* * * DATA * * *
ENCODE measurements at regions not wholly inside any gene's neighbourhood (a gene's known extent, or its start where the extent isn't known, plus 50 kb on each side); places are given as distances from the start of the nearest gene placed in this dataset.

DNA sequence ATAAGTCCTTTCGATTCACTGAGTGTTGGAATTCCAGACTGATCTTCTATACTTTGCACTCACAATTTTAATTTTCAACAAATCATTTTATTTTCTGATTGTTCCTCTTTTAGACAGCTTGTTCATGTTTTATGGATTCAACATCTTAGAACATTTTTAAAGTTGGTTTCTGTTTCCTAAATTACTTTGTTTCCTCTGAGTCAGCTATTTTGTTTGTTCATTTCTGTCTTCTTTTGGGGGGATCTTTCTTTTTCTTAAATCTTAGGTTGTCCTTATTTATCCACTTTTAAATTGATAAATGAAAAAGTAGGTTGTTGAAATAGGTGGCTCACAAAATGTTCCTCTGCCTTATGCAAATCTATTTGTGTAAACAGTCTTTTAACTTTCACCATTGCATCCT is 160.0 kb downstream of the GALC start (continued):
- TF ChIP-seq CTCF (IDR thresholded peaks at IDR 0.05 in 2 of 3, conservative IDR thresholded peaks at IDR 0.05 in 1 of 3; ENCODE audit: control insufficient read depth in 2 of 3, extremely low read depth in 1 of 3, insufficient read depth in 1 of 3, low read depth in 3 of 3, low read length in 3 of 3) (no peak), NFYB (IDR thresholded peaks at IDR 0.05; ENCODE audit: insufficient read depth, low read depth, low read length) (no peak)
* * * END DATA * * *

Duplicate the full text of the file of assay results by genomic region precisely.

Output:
ENCODE measurements at regions not wholly inside any gene's neighbourhood (a gene's known extent, or its start where the extent isn't known, plus 50 kb on each side); places are given as distances from the start of the nearest gene placed in this dataset.

DNA sequence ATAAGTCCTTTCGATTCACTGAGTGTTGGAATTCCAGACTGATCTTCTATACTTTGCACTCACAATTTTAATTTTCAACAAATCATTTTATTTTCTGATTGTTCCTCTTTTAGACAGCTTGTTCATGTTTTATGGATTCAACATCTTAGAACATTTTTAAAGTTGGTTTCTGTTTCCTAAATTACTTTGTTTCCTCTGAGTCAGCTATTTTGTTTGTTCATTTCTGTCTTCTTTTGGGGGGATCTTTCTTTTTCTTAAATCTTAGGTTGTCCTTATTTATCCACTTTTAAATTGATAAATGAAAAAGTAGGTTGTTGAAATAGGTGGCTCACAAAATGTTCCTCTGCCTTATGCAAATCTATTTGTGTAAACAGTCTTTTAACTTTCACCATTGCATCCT is 160.0 kb downstream of the GALC start (continued):
- TF ChIP-seq CTCF (IDR thresholded peaks at IDR 0.05 in 2 of 3, conservative IDR thresholded peaks at IDR 0.05 in 1 of 3; ENCODE audit: control insufficient read depth in 2 of 3, extremely low read depth in 1 of 3, insufficient read depth in 1 of 3, low read depth in 3 of 3, low read length in 3 of 3) (no peak), NFYB (IDR thresholded peaks at IDR 0.05; ENCODE audit: insufficient read depth, low read depth, low read length) (no peak)